Textile Society of America


Date of this Version



Textile Narratives & Conversions: Proceedings of the 10th Biennial Symposium of the Textile Society of America, October 11–14, Toronto, Ontario


Copyright 2006 by the author.


As Eliza Calvert Hall’s words suggest, a patchwork quilt, made up of a lifetime of castoffs and remnants, not only brings together the artifacts of intimate relationships and events in an individual’s life, but also becomes something larger – a tangible extension of memory itself. Operating on the premise that “material objects… can [not only] act as the analogues of human memory... [but also] prolong and preserve them beyond purely mental existence, ” the material bases for my research are several patchwork floor mats from my childhood home that my family refers to as, Apo Nananag’s rag rugs. My grandmother, Catalina Pacleb Gonzales (1918-1986), made several of these rugs from old household linens and garments that passed between her hands from approximately 1946 to 1965 (fig. 1). Embedded within these simple and unassuming rugs is the complex story of my family’s immigration from the Philippine Islands to Hawaii and their transformation from Filipinos to Filipino-Americans. In this project, my grandmother’s rugs are the vehicles through which I explore a period in my family history and our dynamic crosscultural identity with the Philippines, with Hawaii and with America.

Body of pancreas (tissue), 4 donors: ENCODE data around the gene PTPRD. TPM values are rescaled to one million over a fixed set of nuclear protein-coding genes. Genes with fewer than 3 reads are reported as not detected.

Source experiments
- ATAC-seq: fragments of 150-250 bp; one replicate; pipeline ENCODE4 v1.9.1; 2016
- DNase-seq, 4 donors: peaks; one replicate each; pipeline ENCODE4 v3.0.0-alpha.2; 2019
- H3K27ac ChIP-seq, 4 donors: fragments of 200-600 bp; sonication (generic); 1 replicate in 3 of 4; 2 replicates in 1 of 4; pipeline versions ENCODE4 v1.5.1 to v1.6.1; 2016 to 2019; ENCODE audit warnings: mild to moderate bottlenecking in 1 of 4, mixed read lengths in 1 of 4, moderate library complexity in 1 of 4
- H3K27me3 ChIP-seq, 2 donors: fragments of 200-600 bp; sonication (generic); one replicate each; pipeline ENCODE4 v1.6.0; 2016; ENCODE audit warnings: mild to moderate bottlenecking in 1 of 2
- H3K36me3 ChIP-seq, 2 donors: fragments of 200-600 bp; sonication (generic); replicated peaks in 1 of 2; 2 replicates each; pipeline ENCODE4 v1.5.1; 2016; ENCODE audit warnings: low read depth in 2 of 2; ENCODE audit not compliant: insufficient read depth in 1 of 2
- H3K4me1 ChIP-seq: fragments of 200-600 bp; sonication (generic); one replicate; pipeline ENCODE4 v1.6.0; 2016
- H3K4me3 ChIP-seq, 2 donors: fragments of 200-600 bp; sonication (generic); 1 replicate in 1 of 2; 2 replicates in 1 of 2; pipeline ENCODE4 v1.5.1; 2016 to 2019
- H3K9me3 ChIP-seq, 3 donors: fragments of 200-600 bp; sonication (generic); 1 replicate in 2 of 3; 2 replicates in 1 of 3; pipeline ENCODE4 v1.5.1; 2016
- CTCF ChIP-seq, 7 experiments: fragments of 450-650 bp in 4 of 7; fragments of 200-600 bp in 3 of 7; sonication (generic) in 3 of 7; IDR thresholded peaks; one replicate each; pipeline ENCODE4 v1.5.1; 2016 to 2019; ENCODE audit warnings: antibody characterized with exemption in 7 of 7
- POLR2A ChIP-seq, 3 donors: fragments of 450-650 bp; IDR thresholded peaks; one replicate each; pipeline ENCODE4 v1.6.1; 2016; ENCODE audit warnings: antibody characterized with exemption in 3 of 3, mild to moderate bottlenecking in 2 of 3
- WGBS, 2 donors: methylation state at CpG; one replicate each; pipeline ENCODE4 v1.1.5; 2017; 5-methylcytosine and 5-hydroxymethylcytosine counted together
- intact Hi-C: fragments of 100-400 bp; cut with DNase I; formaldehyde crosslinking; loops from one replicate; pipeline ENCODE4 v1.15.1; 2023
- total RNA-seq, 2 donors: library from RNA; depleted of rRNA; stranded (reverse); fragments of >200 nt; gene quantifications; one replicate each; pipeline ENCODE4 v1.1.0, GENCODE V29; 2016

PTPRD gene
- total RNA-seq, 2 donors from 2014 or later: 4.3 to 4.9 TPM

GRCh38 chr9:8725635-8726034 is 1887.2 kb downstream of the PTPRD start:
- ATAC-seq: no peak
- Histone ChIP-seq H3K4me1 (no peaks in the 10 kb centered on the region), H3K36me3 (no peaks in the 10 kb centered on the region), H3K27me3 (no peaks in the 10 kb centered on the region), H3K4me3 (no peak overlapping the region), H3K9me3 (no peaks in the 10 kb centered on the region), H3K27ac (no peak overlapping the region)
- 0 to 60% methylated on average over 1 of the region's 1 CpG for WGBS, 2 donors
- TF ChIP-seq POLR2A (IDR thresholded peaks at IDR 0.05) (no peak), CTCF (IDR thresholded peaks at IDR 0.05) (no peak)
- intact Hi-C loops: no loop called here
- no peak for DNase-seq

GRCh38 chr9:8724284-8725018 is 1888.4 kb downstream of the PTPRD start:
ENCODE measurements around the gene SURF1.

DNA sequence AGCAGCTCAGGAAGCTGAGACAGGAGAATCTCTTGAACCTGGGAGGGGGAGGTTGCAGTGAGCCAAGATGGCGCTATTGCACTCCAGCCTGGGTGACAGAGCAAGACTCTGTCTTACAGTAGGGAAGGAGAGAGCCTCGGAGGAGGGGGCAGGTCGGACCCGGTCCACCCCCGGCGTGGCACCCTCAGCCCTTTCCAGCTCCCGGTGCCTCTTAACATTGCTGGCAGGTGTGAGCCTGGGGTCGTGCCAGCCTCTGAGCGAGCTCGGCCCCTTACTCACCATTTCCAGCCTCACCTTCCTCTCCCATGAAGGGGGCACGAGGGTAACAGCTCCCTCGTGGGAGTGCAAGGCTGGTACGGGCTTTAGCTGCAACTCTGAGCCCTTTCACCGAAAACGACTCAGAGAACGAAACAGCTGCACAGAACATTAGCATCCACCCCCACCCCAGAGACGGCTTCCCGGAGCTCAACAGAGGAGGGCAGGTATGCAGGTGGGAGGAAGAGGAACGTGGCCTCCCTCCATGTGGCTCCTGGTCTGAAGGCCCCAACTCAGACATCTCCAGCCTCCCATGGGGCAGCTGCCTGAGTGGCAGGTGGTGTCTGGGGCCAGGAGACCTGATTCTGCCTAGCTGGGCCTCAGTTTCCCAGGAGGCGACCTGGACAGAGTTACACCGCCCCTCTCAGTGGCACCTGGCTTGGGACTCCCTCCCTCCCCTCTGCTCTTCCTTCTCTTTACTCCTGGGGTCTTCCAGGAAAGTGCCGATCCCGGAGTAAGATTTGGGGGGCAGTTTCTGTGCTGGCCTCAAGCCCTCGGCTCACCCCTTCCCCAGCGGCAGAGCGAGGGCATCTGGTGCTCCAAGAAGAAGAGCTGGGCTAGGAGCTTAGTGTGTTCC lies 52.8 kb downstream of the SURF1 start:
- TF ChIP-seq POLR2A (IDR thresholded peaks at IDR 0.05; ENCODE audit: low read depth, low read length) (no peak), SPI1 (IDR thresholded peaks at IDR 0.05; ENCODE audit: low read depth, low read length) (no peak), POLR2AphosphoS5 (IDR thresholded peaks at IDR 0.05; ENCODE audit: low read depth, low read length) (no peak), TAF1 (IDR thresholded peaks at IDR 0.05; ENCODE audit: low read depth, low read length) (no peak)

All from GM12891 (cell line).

The supported data for this story stem from two primary sources: photographs and interviews. The photographs, taken by my grandmother and mother from their earliest days in Hawaii, are not only vital snapshots into the daily lives of Filipinos in Hawaii, but also confirm that the textiles within the patchwork rugs originally served as garments and household linens. Of the thirty-eight textiles in the rugs, twelve were identifiable in photographs that are dated from 1946 to 1965. This timeline coincides with the period in which my grandparents, Juanito and Catalina, and their six children immigrated to Kauai and lived in the Lihue Sugar Plantation Camp until its disbandment in 1965. This essay, therefore, focuses on these formative years from 1945 to 1965, which I refer to as the Lihue Sugar Plantation period. Additional data were collected from interviews with Juanito and Catalina’s five surviving children, which include my mother Josephine, my aunt Warlina, and my uncles Galiardo, Virgilio and Juanito Jr. During the course of the interviews, the five siblings shared their childhood memories, the ideals instilled in them by their parents, and the significance of Hawaii and the Philippines throughout the various stages of their lives.